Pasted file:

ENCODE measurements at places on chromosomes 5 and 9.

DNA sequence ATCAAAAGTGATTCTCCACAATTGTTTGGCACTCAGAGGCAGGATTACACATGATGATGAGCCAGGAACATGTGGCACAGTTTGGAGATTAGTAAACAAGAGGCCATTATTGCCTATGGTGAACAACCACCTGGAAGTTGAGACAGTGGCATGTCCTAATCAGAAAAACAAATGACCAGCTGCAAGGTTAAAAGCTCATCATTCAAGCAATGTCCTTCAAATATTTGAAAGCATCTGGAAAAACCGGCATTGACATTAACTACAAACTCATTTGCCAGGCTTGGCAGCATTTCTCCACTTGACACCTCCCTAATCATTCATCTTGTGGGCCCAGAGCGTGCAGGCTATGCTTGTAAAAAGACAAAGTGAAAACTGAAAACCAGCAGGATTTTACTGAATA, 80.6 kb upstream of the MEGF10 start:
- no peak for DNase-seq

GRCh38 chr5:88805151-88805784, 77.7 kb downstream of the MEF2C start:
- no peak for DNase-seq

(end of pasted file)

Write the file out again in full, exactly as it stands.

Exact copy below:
ENCODE measurements at places on chromosomes 5 and 9.

DNA sequence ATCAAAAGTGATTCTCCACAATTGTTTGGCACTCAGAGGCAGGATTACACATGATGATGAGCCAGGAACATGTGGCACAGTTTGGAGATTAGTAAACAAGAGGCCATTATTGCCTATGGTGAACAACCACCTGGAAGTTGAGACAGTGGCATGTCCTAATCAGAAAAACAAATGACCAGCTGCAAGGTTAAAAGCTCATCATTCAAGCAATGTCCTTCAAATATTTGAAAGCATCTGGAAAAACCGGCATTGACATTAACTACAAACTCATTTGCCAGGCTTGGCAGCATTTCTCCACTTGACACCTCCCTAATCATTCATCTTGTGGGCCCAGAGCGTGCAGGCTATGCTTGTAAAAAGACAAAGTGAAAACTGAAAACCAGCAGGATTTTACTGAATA, 80.6 kb upstream of the MEGF10 start:
- no peak for DNase-seq

GRCh38 chr5:88805151-88805784, 77.7 kb downstream of the MEF2C start:
- no peak for DNase-seq